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I got about 80% of the way through "Stranger in a Strange Land", then got bogged down in it. I think the concept was a great story, but as is always the case with sci-fi and me, I just got stuck in all the details.

Windermere FL
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Bobby should read a couple of Asimov books!

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Well, I'm not a big sci-fi guy, really, so I'm afraid I can't really get into your ideas.

I will say, however, that it is my understanding that a principle complaint that readers of sci-fi have is that these ideas are often far too complicated in their conception, bogged down with too many details. Along with that, the more complicated the model is, the more likely the author is unable to maintain the consistency throughout the story, much to the irritation of the reader.

Windermere FL
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Va:

Thanks for the well wishes.

The numbers in how close we are technology wise can be debatable... But nothing can be progressed with until we have the cables and means of extending the spool.

On another note... (mostly I write this for myself as it helps me think.) practicality suggest the station should be simple. A cylinder style, no fancy docking rights which are held on passage ways with dead space between the ring and the station itself...

Coolness factor has fancy things like a promenade for those stuck due to delays or changing ships to buy and sell goods. Realistically we have this in our airports with the food courts.

The coolness factor is improved if their are windows and viewing ports to see the incoming ships and other rail cars. (depending upon size ratio of the objects... You might see nothing but the bleakness of space)

Design faults come into play should a ship (for what ever reason) damaged the ring... Those passage ways become arteries bleeding atmosphere and people.... Not to mention possibly collapsing the elevator all together as it is now unable to right itself... (depending upon how much damage the rings sustained...)

Bahh!!! I should have learned English better and gone to china to teach it! :-)

Hazle Township PA
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I love you Mrs. Sav :)

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While I do not discourage ambitious concepts of engineering in the distant future, we most certainly do not have 60-80% of the technology you describe developed.

As always, Robert, good luck in your writing. I've occasionally served as a science consultant for a friend of mine who's a writer. It can be difficult to walk the line of coming up with outrageous technologies of the future while trying to prevent yourself from describing physical impossibilities.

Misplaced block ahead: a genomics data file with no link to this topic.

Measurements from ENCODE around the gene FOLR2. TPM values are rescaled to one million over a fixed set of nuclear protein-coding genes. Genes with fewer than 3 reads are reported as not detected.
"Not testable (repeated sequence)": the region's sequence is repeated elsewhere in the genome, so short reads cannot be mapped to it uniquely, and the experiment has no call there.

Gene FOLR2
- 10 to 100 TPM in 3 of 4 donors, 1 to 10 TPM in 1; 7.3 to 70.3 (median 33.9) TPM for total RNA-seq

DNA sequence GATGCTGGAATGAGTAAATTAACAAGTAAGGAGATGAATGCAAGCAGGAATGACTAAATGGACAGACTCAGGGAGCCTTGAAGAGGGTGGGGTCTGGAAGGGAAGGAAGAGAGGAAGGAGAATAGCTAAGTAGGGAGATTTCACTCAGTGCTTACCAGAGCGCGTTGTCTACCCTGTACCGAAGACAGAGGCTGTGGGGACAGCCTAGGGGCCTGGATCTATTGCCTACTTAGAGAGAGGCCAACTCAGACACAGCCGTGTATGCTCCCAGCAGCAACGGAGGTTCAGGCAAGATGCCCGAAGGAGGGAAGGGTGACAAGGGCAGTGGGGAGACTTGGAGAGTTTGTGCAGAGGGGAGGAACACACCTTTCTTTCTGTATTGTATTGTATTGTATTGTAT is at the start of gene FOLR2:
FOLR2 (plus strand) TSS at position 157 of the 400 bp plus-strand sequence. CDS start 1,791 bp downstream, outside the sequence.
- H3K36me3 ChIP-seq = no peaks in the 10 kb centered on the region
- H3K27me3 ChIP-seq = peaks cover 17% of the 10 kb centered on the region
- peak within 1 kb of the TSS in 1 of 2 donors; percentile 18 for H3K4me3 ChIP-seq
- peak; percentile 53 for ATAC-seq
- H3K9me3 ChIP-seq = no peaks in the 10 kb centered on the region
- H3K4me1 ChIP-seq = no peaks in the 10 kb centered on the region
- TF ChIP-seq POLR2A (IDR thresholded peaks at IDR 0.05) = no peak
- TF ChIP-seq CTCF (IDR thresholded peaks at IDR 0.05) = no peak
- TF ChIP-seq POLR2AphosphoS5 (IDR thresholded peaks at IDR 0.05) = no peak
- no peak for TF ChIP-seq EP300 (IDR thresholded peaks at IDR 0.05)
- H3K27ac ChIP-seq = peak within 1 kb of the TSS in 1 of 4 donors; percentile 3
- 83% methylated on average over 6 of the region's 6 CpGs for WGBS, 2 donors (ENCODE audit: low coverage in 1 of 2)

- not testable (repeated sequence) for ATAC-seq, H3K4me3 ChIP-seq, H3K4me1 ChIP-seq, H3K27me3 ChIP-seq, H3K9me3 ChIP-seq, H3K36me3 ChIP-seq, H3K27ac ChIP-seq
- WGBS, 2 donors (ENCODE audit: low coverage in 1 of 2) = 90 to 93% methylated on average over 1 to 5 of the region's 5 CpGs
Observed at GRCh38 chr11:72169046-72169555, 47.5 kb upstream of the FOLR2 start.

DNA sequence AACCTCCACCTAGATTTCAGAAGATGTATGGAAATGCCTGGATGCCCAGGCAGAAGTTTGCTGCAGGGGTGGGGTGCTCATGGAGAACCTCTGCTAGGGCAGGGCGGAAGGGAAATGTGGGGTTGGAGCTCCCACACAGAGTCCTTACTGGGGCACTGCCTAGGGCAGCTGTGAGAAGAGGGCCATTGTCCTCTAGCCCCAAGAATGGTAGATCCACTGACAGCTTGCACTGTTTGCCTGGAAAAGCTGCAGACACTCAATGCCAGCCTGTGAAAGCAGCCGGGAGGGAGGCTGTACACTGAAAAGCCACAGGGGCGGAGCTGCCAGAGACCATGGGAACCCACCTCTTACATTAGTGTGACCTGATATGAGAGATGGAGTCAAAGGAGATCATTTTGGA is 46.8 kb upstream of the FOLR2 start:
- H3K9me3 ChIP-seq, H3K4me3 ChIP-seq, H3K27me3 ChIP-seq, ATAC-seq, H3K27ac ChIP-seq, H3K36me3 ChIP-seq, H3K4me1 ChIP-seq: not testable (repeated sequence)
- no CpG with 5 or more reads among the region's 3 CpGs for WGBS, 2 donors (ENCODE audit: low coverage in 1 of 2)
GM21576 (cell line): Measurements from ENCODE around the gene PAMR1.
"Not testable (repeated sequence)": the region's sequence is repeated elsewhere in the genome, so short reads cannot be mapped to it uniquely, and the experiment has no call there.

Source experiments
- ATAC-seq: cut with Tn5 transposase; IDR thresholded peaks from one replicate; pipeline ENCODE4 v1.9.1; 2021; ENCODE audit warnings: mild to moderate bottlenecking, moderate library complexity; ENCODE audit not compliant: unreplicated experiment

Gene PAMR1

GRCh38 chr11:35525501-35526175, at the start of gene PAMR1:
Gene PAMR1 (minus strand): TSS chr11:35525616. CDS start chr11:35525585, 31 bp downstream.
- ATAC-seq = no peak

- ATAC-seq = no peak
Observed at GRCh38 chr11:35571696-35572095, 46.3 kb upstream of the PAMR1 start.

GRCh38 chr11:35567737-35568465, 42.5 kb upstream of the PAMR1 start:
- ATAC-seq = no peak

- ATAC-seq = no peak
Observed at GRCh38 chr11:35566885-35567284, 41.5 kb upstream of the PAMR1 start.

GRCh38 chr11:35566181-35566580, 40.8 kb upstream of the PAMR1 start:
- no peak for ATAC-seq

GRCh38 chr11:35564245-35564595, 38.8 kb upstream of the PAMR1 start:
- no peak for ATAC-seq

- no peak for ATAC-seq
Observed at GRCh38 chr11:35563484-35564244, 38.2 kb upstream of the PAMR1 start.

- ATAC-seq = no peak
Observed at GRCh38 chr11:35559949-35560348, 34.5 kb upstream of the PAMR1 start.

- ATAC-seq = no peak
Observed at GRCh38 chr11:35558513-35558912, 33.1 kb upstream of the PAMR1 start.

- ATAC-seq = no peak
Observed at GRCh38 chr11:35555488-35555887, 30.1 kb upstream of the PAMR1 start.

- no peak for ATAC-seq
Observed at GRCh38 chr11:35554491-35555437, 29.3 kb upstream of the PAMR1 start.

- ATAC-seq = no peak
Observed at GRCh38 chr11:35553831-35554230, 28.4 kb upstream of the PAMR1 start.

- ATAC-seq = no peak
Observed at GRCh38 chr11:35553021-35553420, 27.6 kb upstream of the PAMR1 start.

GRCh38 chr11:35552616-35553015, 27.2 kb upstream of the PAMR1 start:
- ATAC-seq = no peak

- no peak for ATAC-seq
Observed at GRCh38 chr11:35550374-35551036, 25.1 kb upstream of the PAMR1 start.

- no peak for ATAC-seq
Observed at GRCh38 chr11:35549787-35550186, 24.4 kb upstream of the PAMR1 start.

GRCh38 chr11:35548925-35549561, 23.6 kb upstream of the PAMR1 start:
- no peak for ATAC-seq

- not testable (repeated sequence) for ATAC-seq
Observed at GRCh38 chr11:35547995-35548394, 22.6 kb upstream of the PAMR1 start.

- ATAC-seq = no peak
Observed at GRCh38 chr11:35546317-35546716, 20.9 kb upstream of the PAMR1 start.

Windermere FL
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Sounds like a best seller, can't wait to pick it up at a yard sale for a nickle....I'd even pay a dime if it was autographed.

Mrs Sav

Anniston AL
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No need for supernatual help. The sciences of nano tubing, magnetism, and physics has provided me with a solution.

An area of five miles would be laid out for the cables to run trains along. The cargo load/off loading would be underground. (to include passengers.)

By using such a wide area, I would in effect be able to have dozens if not hundreds of such transports into space... Each car transporting some 100,000 tons each. (current est: have us with 20ton trains or cars able to move 15-16 tons each. As I am writing a science fiction novel, the tech would be drastically improved)

Magnets would propell the car along the cable, while antigrave tech would reduce the effects of gravity on the occupants inside and the car itself.

We already have 80% of this technology as it stands. Minor improvements would commercialize it and by 600-800 years from now... Make it common place for most worlds to have at the least one such complex.

Hazle Township PA
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What happened to beam me up Scotty , maybe Bewitched can simply wiggle her nose at those headed for space, or Jeannie can nod her pony tail :) Maybe Alf or ET can help you finish your book ?

Mrs Sav

Anniston AL
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Sometimes I hate math. As an acadimic subject to study, I love trying to learn it... Despit failing horribly at it.

As some might know, I am trying ti write a scifi novel... I am still editing it and thought I figured out the math to a space elevator... Using earth as a guide, I would need to build a structure some 22,340 miles high, just to reach stable orbit. (forget the engineering for a moment.) the earth is about 24,000 miles in circumference.

Unless I were to have a near perfect mater to energy to mater technology involved in my novel... Building a five mile wide space elevated has now just become impracticable... No matter the millennium. :-( CURSE YOU MATH!!!!!

So, has anyone else had their hopes dashed by mathamatical certainties?

Hazle Township PA
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TOPIC: Doing the math
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